One of the biggest keys to success with clicker training, like any form of training, is about how to set things up to be successful before you actually do any training. Most people don’t think too much about what they wear to the barn as it pertains to clicker training, at least not until they find themselves in a pickle with the training not going well and wonder why.
I drive my daughters crazy when they are with me and I am shopping for clothes. They tell me that I am obsessed with pockets. I hate to say this, but it is true. As a clicker trainer I covet good pockets on clothes; pockets that permit smooth easy food delivery and are big. Pockets like this are NOT easy to find and are almost never to be found on clothing in the horse stores. I have taken to thinking outside the ‘tack box’ to find suitable clothing for clicker training.
Let’s talk pockets first. As far as meeting the needs of a clicker trainer there are a lot of useless pockets out there. They either hinder your ability to smoothly deliver treats or don’t hold enough treats to make it worthwhile or dump the treats out every time you bend over. In the picture to the right are examples of good pockets.
If you cannot get in and out of your pockets smoothly you will cause your horse to become frustrated while you fumble about and this can lead to training problems! I love the sweatshirts with the kangaroo pocket on the front. It allows me to deliver treats with either hand and not worry about my being out of treats in the pocket I needed them in. Look for a deep lip on the pocket so the treats stay in when you bend over. These pockets hold lots and lots of treats and are great to ride with as well. Many people use the old fanny packs, but I find they are awkward and dump out easily.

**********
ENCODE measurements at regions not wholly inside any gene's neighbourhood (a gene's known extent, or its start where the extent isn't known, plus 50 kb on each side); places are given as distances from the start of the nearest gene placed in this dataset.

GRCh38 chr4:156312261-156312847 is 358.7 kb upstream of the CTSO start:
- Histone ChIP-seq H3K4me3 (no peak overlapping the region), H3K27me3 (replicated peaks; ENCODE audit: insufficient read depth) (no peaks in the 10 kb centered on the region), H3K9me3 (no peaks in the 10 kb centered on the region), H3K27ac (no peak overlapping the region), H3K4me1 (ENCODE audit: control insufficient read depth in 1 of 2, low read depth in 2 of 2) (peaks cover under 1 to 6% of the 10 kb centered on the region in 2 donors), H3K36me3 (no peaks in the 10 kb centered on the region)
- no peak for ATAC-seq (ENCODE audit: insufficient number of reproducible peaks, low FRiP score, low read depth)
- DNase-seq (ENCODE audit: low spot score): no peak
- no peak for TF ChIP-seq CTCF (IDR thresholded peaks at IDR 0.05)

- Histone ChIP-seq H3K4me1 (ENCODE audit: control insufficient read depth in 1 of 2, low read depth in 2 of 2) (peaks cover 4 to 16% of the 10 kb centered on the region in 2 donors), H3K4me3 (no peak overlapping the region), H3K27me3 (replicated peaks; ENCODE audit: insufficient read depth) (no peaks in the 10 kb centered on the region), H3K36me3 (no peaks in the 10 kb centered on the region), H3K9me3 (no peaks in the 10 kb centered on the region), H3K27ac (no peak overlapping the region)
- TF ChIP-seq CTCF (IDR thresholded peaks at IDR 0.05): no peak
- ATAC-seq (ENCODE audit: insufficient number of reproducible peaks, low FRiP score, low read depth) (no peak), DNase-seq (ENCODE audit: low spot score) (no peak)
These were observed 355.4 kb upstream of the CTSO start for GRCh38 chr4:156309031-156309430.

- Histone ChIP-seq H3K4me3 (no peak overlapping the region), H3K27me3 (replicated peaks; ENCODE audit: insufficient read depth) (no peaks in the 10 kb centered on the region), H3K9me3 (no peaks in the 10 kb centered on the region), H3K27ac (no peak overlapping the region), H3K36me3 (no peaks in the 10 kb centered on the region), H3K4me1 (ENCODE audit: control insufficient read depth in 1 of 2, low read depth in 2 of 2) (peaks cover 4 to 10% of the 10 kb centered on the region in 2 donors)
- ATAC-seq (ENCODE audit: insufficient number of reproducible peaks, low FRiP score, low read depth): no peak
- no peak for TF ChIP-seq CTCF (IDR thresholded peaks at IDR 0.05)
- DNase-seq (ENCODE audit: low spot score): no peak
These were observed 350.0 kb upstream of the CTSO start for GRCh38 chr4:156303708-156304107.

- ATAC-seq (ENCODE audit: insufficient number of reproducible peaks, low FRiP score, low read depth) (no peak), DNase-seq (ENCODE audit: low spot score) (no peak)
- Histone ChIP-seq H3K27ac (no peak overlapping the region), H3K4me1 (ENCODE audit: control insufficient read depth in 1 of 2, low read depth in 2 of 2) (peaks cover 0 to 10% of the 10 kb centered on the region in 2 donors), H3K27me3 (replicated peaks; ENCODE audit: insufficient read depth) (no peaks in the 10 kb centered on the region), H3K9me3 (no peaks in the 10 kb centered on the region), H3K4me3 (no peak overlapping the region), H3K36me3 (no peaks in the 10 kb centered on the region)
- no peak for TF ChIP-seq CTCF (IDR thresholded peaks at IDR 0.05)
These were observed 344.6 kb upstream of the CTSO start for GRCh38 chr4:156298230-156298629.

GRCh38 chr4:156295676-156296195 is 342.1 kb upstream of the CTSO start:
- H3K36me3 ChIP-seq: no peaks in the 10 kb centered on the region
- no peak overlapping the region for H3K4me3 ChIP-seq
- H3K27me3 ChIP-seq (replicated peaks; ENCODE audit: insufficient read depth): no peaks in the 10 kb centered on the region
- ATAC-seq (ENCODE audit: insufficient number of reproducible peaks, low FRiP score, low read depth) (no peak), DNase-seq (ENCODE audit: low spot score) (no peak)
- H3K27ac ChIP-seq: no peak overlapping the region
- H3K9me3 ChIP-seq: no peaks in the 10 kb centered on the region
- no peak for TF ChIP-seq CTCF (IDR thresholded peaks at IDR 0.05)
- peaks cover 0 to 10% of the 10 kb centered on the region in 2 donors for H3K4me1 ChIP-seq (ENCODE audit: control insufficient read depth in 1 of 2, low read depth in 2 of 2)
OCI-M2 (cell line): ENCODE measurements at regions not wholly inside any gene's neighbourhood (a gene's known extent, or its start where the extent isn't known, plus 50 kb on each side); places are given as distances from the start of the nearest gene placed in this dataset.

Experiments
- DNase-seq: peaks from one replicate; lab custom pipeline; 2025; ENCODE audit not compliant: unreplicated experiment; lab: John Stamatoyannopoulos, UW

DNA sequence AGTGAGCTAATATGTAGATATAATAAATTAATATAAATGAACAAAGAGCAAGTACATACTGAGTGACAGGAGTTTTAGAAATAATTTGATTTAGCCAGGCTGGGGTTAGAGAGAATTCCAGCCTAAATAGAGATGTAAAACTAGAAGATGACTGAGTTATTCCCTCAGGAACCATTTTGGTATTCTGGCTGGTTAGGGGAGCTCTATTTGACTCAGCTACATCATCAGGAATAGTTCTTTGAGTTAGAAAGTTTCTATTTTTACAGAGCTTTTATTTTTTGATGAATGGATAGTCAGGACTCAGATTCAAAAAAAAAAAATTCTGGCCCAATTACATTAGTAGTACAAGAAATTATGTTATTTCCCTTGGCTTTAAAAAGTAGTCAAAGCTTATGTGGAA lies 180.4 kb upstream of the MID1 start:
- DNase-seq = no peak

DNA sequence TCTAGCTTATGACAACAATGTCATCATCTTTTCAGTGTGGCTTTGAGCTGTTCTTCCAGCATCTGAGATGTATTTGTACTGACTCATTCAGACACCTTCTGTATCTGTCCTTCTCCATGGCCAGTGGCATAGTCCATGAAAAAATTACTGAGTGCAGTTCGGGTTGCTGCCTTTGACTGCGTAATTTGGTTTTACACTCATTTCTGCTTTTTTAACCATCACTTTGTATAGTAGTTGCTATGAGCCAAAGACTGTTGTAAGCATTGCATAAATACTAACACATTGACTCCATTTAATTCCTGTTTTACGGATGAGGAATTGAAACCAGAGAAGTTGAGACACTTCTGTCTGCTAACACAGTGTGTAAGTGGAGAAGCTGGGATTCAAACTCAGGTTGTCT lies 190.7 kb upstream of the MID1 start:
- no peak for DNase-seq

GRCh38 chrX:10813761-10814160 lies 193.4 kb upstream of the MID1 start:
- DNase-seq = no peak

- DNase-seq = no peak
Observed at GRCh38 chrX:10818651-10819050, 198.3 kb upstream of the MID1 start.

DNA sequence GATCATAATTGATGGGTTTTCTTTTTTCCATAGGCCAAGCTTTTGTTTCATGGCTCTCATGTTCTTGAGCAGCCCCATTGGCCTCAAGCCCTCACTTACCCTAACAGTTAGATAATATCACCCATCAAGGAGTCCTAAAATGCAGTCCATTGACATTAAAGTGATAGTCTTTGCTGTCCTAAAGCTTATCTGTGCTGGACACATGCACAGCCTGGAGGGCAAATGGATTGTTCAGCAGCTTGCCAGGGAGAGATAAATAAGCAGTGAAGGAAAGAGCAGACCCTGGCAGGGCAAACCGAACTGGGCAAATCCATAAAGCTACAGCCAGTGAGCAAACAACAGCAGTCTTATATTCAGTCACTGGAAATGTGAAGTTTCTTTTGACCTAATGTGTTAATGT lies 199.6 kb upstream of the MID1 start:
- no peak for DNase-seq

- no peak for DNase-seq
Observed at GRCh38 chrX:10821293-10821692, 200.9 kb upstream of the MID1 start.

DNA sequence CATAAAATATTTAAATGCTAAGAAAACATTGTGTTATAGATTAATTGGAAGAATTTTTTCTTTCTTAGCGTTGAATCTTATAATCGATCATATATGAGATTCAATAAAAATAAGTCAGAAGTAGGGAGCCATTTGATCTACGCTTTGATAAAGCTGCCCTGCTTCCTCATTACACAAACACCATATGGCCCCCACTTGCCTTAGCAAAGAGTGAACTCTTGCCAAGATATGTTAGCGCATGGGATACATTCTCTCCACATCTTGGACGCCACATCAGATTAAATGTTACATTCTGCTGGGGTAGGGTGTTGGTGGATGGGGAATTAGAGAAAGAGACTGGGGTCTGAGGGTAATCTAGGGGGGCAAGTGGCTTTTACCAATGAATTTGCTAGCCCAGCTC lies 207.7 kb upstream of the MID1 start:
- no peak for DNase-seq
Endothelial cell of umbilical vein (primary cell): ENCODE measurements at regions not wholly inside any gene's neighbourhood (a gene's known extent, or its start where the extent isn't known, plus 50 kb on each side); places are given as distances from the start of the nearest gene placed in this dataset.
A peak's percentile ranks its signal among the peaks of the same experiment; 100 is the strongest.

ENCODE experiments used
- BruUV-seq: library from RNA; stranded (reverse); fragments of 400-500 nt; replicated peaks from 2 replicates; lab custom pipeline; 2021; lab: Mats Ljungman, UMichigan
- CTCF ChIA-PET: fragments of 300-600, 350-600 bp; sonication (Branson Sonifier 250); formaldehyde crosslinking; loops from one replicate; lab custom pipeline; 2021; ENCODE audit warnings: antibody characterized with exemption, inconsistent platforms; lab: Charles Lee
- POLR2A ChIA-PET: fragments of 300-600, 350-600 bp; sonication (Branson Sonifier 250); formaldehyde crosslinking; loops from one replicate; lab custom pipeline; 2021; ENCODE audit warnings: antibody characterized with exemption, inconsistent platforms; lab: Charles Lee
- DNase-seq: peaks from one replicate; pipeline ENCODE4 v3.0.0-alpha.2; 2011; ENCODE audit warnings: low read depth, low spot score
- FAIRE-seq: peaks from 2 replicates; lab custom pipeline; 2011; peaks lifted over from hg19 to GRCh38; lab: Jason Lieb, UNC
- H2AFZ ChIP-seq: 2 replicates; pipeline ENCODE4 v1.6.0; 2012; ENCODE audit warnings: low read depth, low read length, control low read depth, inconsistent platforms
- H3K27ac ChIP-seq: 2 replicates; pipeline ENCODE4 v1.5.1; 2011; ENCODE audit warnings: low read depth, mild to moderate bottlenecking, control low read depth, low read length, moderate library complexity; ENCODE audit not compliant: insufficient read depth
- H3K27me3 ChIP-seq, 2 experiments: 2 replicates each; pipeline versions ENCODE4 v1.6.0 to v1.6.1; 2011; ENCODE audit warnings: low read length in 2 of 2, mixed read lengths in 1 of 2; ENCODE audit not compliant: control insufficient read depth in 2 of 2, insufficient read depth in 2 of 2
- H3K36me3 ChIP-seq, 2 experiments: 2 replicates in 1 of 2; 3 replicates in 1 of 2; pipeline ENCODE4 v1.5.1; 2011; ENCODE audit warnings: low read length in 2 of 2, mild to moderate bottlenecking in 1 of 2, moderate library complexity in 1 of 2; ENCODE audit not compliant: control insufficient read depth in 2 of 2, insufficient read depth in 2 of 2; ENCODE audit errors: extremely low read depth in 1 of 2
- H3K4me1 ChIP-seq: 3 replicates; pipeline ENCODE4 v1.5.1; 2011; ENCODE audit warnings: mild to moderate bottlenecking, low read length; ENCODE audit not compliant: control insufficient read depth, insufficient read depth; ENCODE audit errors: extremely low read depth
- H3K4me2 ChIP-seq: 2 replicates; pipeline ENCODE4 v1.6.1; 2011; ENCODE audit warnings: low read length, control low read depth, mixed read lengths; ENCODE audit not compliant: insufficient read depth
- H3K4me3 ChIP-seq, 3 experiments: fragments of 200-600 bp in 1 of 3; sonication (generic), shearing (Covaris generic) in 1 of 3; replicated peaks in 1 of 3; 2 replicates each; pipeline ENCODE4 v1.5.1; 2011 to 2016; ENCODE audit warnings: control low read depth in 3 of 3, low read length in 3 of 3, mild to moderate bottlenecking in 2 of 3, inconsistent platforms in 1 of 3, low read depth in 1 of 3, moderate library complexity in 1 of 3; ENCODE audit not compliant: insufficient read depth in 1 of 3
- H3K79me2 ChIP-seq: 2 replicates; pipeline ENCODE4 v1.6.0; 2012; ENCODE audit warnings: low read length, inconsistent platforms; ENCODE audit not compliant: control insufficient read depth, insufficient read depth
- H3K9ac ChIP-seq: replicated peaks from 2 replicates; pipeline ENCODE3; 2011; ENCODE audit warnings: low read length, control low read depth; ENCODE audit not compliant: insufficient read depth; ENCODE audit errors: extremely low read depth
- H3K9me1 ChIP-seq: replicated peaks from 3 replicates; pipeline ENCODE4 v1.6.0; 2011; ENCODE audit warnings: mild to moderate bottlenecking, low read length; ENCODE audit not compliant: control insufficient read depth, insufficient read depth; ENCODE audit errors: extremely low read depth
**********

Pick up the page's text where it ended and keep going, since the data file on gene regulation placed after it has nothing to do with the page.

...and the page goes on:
Even better are the hoodies with zippers on these kinds of pockets so that when you take them off over your head when you get to the house you don’t end up with all the cookies on the floor, though my dogs love it when this happens! You can find these in snowboarding and ski shops. If you are over 30 and obviously not a snowboarder, you will get strange looks from the staff in these shops when you go in. Just pretend you are shopping for your son or nephew who is about your size. Actually, for winter wear I get a size bigger for my hoodie so that it will fit over my other jackets etc. and I can have on lots of layers to stay warm.
In the summer I use a fishing vest to train with as it has lots of pockets but here again check out the ease of treat delivery as not all fishing vests are created equal! Pocket lining should be silky and smooth otherwise the treats tend to catch on the fuzz, not so much in the kangaroo pocket style but the side pocket styles with the fuzzy polyester lining.
I have found that you do need to think outside the ‘tack shop’ box when you want functional clothing that is warm and works. I don’t think my horse cares if I have an equestrian designer name jacket on as long as I can get into my pockets easily for the treats and am warm enough to play a long time!
Gloves are just as hard to find. Again I look in the sporting good shops or the ski shops, but garden gloves for summer work well too in the winter overtop of a thin glove. I usually put one of those hot shot hand warmers between the garden glove and the thin glove on the backside of my hand as that is where the blood flows. The garden glove (the rubber palmed type) keep my hands dry, important if you have a drooly treat taker of a horse, and are thin enough to allow me to feel and pick out the treats from my pocket. You do not want gloves that are fuzzy as the treats catch on them and make getting the treat into your palm difficult. Regular winter riding gloves I have found to be too bulky to be of much use. Fuzzy gloves are like the fuzzy pockets, the treats tend to stick to the fingers and not get to your palm for good delivery.
All of this is much more important if you have a ‘new to clicker training’ horse. My ponies, who are old pros at clicker, know that in the winter mom is a bit slower on the treat delivery, but they know the reward is coming and are happy to wait the little bit of extra time it takes.
What kind and type of treat will depend a lot on your horse. Can he handle high energy treats or is he an easy keeper? You want to experiment a bit and see if he likes a bigger crunchy style treat or the smaller pellets. I have found that bigger treats seem to work well especially in the beginning and are much less messy re: getting dropped on the ground and then the horse searching for them there. The bigger treats will also keep him busy for a bit longer chewing and give a new clicker trainer a bit more time to think!
Remember to take the amount fed out of his daily ration of ‘grain’ so he doesn’t get too fat. And I always have a special pocket for the ‘jackpot’ reward for a really good effort.